Sunday, April 03, 2011
Fukushima containment performance or failure from GE PR
My response to GE paper on containment performance. GE seems to be saying the containments performed like champs, and that they did not perform worse than the Three Mile Island containments which did NOT blow sky high:
Uh, the upper floor of reactor one completely blew out and the roof fell down onto the top level so there is no access until somebody/thing clear out the debris.
Reactor three top floor and roof are completely destroyed in hydrogen explosion that sent the roof about 500 ft into the air.
Reactor four explosion blew out roof panels, and destroyed concrete walls around nearly entire top level, with parts of lower levels. No word on damage to spent fuel pool.
All four reactors hit temperatures hot enough to essentially destroy fuel integrity and send enough radioactive iodine to be measured in milk in north america.
None of the concrete containment domes "blew up" spewing steam with radioactive badness across the globe, whether at "harmful" levels or not.
None of the reactors was designed to sustain such a failure - they are operating beyond all designed procedures, as described in the white paper, they were not designed to survive such a failure, and they have NOT survived in any manageable form besides improvised procedures such as the concrete pump. No procedure exists for disposing of radioactive water, nor for stopping release of radioactive steam / smoke or cooling reactor cores or fuel pools.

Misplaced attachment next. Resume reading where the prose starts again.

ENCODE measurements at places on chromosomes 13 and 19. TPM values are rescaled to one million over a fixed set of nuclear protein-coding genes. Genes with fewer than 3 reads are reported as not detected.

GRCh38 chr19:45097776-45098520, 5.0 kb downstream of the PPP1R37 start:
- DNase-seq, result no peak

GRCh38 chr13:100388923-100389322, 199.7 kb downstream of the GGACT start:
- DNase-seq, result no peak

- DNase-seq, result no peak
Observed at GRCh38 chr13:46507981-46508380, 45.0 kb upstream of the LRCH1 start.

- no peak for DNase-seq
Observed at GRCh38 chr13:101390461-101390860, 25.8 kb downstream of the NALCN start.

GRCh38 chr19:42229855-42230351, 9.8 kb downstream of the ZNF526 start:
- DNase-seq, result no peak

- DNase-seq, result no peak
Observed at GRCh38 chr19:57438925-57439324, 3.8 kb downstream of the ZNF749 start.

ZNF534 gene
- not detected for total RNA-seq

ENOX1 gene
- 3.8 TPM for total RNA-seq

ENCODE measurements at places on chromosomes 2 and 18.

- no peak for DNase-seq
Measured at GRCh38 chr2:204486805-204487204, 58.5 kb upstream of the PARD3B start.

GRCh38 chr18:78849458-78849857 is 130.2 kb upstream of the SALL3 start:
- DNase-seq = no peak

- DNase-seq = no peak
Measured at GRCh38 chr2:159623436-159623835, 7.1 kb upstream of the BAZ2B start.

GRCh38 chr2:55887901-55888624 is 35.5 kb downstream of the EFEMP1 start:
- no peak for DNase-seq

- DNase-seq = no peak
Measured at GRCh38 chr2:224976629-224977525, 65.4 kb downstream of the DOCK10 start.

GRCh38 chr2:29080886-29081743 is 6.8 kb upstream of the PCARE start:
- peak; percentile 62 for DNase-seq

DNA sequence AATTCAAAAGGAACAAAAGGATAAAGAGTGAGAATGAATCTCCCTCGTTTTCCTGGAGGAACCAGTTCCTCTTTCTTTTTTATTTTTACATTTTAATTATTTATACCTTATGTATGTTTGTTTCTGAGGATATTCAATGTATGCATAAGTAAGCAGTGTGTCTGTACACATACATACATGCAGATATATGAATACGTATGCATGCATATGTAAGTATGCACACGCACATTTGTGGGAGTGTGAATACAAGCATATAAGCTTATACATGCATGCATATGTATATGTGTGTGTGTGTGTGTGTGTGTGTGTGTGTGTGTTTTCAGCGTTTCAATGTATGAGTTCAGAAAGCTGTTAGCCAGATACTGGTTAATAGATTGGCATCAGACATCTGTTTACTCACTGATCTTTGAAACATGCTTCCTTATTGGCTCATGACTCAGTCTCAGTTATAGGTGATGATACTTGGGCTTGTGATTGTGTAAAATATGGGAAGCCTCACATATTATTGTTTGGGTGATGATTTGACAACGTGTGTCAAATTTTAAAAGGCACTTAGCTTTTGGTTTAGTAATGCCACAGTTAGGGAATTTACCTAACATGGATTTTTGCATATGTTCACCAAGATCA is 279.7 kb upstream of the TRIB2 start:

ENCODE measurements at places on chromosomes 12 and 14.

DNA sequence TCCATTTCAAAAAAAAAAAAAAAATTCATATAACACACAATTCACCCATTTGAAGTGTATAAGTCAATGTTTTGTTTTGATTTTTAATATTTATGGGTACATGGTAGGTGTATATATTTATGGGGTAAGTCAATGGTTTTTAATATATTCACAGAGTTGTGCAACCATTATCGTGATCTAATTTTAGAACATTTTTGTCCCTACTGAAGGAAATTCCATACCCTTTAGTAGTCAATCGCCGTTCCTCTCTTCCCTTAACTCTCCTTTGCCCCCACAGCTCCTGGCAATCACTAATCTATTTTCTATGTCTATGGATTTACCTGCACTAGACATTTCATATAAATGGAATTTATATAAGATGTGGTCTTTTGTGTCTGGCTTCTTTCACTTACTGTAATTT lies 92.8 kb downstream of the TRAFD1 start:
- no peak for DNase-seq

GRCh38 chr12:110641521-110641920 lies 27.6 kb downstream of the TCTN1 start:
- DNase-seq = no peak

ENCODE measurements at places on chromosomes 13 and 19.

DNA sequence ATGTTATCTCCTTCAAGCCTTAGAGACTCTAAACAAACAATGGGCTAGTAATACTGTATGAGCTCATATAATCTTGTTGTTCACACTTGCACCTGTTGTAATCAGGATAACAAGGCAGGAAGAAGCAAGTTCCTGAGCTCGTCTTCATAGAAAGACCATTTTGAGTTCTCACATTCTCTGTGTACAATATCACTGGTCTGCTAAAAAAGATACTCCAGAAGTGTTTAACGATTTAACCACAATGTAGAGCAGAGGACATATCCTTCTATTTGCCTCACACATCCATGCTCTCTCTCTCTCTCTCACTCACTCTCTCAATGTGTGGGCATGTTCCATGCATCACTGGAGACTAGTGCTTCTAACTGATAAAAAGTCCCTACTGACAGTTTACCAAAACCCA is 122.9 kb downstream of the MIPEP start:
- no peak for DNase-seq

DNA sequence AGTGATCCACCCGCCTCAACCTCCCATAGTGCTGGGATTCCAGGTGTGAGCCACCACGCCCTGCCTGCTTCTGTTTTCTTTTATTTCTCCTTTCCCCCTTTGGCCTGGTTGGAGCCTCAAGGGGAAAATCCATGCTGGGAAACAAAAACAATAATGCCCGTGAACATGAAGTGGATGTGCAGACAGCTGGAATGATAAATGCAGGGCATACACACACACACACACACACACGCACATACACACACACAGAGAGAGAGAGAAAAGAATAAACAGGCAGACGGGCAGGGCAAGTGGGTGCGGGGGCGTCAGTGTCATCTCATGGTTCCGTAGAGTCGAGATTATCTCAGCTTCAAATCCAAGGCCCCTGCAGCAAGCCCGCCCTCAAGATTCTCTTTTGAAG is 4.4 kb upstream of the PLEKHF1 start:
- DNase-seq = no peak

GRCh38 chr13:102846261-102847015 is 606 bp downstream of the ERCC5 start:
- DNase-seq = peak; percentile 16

Japan deserves a big apology for America and GE for selling them plants like these even if we thought they were safe at the time.
Mark I Containment Facts and The New York Times
The New York Times published an online story last night and an accompanying graphic about the Mark I boiling water reactor (BWR) containment system used in the Fukushima Daiichi nuclear power plant. The story contains errors and distorts the facts about the technology with misleading comparisons of the BWR design and that of the pressurized water reactor (PWR).
The story claims that the BWR design is a “simpler containment.” The language suggests that simpler means weaker, which is not the case. In fact, there are containment design requirement differences. A PWR operates at over 2,000 pounds per square inch (psi). Conversely, a BWR operates at about half that – around 1,000 psi . In the event of a leak inside the containment system of a PWR, there are higher pressures that cause faster and larger volumes of instantaneous steam to be released. Therefore the containment has to have more free space in order to absorb the larger volumes of steam that are released.